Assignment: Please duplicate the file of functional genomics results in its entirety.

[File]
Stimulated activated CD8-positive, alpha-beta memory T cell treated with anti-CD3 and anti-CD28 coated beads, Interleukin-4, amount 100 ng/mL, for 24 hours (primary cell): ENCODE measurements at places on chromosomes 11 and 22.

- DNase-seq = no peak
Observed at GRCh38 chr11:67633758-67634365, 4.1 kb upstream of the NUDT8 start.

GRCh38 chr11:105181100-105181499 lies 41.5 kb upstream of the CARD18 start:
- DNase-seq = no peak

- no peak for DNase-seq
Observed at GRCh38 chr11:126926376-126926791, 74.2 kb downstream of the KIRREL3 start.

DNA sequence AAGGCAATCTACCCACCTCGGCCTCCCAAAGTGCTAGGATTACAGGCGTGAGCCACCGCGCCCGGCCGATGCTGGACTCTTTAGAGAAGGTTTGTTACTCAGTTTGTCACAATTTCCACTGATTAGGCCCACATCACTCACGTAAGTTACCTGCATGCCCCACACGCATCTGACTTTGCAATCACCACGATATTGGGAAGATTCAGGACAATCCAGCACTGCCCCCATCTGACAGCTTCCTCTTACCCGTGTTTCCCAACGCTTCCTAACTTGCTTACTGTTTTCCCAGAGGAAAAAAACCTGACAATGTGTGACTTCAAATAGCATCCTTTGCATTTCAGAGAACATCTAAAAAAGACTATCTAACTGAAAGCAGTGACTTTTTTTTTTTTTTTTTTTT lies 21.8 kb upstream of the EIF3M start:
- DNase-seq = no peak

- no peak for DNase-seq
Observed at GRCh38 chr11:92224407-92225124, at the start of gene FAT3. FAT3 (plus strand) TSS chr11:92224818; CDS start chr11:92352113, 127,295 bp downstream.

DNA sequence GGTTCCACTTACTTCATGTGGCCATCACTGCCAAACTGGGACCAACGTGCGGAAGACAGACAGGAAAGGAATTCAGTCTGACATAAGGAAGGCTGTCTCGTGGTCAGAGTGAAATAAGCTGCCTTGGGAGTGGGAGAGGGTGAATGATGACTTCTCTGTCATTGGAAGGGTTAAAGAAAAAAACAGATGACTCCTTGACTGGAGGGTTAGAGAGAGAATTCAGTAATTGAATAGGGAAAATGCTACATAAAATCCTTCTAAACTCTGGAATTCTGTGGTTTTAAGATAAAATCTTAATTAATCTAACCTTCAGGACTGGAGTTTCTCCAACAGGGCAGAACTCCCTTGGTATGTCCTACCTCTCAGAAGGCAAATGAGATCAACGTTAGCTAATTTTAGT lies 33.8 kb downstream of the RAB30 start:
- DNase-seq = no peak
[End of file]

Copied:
Stimulated activated CD8-positive, alpha-beta memory T cell treated with anti-CD3 and anti-CD28 coated beads, Interleukin-4, amount 100 ng/mL, for 24 hours (primary cell): ENCODE measurements at places on chromosomes 11 and 22.

- DNase-seq = no peak
Observed at GRCh38 chr11:67633758-67634365, 4.1 kb upstream of the NUDT8 start.

GRCh38 chr11:105181100-105181499 lies 41.5 kb upstream of the CARD18 start:
- DNase-seq = no peak

- no peak for DNase-seq
Observed at GRCh38 chr11:126926376-126926791, 74.2 kb downstream of the KIRREL3 start.

DNA sequence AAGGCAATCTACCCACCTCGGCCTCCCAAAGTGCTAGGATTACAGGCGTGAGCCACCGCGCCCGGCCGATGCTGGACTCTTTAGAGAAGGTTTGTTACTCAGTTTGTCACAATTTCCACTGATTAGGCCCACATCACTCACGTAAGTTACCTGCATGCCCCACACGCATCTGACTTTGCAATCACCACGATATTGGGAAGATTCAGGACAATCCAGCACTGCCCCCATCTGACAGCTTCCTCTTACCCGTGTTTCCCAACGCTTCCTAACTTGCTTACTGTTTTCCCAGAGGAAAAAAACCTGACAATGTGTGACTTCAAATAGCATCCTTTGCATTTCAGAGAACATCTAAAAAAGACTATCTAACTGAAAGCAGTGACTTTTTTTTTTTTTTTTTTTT lies 21.8 kb upstream of the EIF3M start:
- DNase-seq = no peak

- no peak for DNase-seq
Observed at GRCh38 chr11:92224407-92225124, at the start of gene FAT3. FAT3 (plus strand) TSS chr11:92224818; CDS start chr11:92352113, 127,295 bp downstream.

DNA sequence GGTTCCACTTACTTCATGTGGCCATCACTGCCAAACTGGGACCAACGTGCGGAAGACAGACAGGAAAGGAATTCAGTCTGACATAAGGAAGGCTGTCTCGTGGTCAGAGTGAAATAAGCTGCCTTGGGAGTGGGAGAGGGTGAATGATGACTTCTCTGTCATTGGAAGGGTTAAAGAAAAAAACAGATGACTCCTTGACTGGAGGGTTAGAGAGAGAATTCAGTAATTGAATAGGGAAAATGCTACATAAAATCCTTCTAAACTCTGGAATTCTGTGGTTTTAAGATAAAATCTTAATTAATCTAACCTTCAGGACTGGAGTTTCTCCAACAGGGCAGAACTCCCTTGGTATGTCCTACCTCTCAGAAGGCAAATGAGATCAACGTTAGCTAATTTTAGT lies 33.8 kb downstream of the RAB30 start:
- DNase-seq = no peak